Scalpay is a small island just across the water from the Isle of Skye off the west coast of Scotland. The painting was completed following an autumn break towards the end of 2009 when the first snows where just beginning to appear on the mountain tops.
The work is framed in solid oak and ready to hang. Keen eyed observers visiting the shop might just spot the picture on the wall of my studio in the photograph on my storefront.

Good Fences

Good Fences


Good Fences – oil on board – 20 x 20cm (ex frame). The final image from the ‘Storm’ series which is now available to purchase from Enjoy Art, a wonderful independent gallery based in the village of Marsden near Huddersfield.

The landscape is the Yorkshire Dales looking towards Ingleborough. The title was inspired by the Robert Frost poem, Mending Wall.


For a musical interlude here’s the sublime, and appropriately titled,  After The Storm by Mumford and Sons filmed live at the 2010 Eden sessions (just in case you were missing the sunshine).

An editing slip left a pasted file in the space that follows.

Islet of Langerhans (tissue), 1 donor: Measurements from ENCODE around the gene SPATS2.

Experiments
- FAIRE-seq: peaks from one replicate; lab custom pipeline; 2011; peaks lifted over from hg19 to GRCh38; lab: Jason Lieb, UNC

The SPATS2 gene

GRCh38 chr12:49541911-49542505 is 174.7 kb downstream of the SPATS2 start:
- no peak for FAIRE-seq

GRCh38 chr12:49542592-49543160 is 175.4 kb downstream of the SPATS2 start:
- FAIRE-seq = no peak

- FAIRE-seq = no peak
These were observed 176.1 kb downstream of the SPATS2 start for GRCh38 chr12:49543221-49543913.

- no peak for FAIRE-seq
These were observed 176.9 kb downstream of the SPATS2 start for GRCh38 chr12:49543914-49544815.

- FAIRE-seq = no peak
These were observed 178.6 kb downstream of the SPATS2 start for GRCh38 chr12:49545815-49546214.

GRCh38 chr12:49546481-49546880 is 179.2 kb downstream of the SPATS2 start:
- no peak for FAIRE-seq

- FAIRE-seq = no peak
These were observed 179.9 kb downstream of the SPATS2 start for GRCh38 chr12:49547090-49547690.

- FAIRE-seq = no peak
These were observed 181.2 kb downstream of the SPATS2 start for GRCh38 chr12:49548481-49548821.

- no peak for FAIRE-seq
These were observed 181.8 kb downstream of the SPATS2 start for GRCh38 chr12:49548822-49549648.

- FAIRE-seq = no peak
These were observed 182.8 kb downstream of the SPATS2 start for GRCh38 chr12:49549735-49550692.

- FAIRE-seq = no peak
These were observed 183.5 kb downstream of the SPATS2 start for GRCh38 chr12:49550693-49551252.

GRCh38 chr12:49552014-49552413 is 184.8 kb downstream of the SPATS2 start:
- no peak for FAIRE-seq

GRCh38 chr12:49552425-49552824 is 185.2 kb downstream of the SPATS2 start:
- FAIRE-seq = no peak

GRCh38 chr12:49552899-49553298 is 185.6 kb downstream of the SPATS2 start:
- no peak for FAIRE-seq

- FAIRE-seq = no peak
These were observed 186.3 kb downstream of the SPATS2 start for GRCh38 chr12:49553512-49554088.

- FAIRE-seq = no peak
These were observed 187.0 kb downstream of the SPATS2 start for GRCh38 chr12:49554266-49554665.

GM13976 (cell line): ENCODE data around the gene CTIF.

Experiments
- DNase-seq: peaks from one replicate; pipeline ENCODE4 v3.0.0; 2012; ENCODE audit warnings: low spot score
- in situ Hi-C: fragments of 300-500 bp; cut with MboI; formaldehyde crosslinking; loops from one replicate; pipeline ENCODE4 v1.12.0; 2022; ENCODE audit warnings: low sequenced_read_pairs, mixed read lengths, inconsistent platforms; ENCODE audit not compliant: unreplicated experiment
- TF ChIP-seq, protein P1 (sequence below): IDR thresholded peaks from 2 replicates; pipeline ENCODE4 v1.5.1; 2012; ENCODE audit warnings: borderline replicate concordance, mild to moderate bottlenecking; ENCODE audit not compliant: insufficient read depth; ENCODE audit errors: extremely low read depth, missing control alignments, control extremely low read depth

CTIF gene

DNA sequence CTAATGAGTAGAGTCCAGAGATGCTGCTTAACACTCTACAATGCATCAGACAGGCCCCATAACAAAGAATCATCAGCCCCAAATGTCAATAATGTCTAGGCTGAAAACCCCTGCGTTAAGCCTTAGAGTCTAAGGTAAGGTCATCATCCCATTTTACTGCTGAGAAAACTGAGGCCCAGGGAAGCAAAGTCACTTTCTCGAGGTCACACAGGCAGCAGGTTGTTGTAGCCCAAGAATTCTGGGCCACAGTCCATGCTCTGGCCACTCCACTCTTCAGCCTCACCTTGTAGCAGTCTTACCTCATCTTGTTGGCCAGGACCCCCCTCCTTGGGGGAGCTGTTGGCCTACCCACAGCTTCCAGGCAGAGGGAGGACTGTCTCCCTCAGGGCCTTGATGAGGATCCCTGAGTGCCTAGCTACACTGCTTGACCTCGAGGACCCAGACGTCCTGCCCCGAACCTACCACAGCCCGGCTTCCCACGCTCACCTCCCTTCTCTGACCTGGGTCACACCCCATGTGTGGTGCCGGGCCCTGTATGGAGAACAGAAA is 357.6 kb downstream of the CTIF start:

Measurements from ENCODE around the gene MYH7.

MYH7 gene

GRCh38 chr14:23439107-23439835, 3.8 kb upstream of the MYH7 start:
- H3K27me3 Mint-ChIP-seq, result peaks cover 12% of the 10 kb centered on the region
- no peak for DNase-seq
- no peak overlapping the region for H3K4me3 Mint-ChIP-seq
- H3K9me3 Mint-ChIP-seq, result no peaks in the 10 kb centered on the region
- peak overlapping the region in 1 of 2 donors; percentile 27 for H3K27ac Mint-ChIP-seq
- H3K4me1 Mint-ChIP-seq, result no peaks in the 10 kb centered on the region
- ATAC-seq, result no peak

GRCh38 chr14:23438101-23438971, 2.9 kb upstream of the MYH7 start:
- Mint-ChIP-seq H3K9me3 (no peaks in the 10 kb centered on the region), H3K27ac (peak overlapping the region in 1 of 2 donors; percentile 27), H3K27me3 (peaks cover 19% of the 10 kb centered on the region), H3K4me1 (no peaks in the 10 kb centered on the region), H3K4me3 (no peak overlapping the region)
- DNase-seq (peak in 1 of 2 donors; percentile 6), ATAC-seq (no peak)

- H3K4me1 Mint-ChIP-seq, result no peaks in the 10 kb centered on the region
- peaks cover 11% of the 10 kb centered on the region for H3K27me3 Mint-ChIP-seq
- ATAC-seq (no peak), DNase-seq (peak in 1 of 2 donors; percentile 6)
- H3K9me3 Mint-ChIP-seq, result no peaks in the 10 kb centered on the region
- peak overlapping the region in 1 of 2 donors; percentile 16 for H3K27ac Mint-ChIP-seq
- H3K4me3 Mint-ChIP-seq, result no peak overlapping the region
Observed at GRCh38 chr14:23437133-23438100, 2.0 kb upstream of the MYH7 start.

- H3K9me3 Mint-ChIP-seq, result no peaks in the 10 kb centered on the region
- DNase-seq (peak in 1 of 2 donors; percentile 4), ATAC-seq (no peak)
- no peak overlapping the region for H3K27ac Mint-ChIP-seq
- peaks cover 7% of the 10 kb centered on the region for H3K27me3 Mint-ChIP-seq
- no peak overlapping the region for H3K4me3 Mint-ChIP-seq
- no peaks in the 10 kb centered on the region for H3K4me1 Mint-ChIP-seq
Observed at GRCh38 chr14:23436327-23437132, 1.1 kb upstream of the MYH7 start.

Originally posted on That's How The Light Gets In:

The poppy

The poppy which Joseph Shaddick sent home

In these centennial days, evocations of the First World War in newspaper articles or TV and radio programmes can seem to follow familiar and well-worn paths.  But in this week’s Culture Show special on BBC 2, Simon Armitage came up with a commemoration that felt entirely original: his own poetic commentary on the war, using as his inspiration the stories of people whose lives were either ended or profoundly changed by it.  In The Great War: An Elegy, Armitage told seven unusual stories, closing each one with a new poem inspired by it.

Introducing the film, Armitage said:

A century ago this year, the First World War began. The Great War – but great only in its scale of catastrophe. Well over 700,000 British soldiers died in the bloodbath that followed. I don’t have a head for numbers – that statistic is incomprehensible. It’s about human beings – people who…

View original 2,174 more words

Last Stop

Last Stop – oil on board – released mid November 2014.

Mist Lifting

Mist Lifting – oil on board – November 2014